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Re: Constitutional amendment: Condorcet/Clone Proof SSD vote tallying

Manoj Srivastava wrote:
>  Scenario A:
> 	Suppose the tech ctte has 10 members, and is trying to vote on
>  the rainbow vote. The quorum is 4. (If you recall, the rainbow vote
>  had 10 options). 
> 	All 10 members vote -- and they all like like different
>  colors, except that two people like red. Most are indifferent about
>  the colors they did not chose, but they do not feel they should win
>  -- and express their preferences by either only voting for the color
>  of their choice.
> 	In my version, since no option got the needed 4 votes, there
>  is no winner.

Let us compare three ways of counting this exact vote:
1) ``Classic'' Condorcet/Cloneproff SSD, with no quota requirements.
2) The newly proposed scenario.
3) The amended proposed.

under Classic method, Red does win.
under the proposed method, there is no vote.
under the amended proposition, Red wins.

the proposal brings the Quorum voting method back to the Condorcet
standard, while ensuring that a few developers (less that R) cannot make
any ``stealth decisions''.

> 	In this amendment, red wins -- even though only 2 of the 10
>  people voted for it (less than the quorum of 4). Red won, even though
>  8 out of 10 people did not want to see it as winner.

those 8 people did not establish a priority between the remainder, and
as such, were indiferent to the results. if any one of them had marked
red below the rest,, such as 1222222322, then all the colours would have

> 	Consider the same scenario with 100 voters, quorum 9; and 10
>  voting: even though only 2 people prefer red, it shall win.

this is what the voters had prefered. i fail to see the problem.

> 	Logically, I think, the sheer indifference of the voting
>  population would be better reflected by not selecting a winner.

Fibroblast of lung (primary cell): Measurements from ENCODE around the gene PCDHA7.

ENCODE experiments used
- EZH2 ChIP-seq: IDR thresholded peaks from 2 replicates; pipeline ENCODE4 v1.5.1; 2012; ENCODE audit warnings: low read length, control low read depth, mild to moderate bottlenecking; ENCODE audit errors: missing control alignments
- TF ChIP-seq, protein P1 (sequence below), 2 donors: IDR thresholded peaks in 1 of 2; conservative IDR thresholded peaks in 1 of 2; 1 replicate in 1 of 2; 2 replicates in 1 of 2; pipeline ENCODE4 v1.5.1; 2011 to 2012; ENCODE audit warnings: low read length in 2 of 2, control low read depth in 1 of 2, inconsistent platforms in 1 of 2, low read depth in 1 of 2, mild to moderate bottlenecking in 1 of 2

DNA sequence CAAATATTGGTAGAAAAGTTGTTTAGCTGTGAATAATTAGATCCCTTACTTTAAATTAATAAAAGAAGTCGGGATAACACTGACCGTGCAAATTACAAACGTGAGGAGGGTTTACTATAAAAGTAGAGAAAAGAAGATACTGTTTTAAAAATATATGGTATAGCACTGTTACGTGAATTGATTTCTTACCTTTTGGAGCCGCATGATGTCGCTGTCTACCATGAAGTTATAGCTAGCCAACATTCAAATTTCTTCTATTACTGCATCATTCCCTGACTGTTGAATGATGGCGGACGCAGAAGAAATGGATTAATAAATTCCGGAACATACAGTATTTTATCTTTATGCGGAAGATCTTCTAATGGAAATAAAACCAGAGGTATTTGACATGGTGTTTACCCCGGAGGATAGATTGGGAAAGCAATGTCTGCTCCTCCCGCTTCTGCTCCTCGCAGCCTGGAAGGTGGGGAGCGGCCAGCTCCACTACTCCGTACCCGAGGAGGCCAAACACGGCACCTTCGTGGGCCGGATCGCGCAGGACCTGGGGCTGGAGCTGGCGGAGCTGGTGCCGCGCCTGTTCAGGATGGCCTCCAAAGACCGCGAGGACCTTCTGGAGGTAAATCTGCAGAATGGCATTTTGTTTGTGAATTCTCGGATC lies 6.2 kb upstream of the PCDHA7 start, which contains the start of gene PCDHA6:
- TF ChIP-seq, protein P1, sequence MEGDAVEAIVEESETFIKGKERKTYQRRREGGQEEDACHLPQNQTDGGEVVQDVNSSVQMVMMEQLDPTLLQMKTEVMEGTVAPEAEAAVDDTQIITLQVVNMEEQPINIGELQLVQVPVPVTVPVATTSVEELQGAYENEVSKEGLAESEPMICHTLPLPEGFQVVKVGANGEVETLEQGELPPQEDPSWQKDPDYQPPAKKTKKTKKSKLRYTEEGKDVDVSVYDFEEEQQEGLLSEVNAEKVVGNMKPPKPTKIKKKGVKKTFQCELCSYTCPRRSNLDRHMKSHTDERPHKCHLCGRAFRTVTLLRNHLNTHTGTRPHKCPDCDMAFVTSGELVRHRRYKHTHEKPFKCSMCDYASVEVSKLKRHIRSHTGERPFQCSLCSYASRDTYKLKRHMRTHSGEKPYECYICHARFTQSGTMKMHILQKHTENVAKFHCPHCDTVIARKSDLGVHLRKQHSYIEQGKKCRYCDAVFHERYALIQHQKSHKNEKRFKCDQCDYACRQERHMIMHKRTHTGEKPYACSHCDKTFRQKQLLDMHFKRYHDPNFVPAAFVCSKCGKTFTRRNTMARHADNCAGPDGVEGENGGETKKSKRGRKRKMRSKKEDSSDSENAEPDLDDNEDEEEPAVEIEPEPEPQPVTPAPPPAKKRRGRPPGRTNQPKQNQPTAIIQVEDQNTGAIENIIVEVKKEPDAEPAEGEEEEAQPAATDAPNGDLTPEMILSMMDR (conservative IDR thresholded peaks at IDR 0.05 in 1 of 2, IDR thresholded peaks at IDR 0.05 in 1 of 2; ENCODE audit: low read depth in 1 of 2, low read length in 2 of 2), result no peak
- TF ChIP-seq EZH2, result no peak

if you desire more buy-in, change the quota as required. 3*1/2sqrt(100)
is 15.

> Scenario B:
> 	Consider the case where the quorum is 45, and there have been 
>  44 votes -- 23 for, 21 against. (Only one option on the ballot). I am
>  opposed to the option.
> 	At this point; under my version; I can express my opinions
>  with no fear of harming my candidate. Under your amendment; if I do
>  not vote; the vote is nullified. However, if I vote against the
>  option -- the option shall win!!
> 	If I do not vote, but some one else opposed to the option
>  votes before the vote ends --- the option wins (even though the vote
>  was against it)!!. If I had voted along with this other person, the
>  vote would have been a draw.
> 	So, if two people opposed to the option do not vote; the
>  option loses. If either votes against the option, the option wins --
>  if they both vote against the option, the vote is a draw, and the
>  casting vote, if any, gets to decide.

let us again consider this under the three methods, Classic, Proposed,
and Amended.

         Classic:   Proposed:   Amended:
1- x23    A wins     No Vote     No Vote
-1 x21

1- x23    A wins     No Vote     A wins
-1 x22

1- x23    B wins     No Vote     B wins
-1 x24

we can plainly see that the amended version prevents a few voters to
make a decision for the whole, but does allow for the will of sufficient
voters to be made.

> 	This fails the Monotonicity Criterion (MC)
> 	       Statement of Criterion
>                With the relative order or rating of the other
>                candidates unchanged, voting a candidate higher should
>                never cause the candidate to lose, nor should voting a
>                candidate lower ever cause the candidate to win. 
> 	This is really bad.

If this were the case. However, there was no changing the order of vote.
the amendment maintains the Monotonicity Criterion. unless, of course,
you consider casting a new vote the same as changing an existing one.


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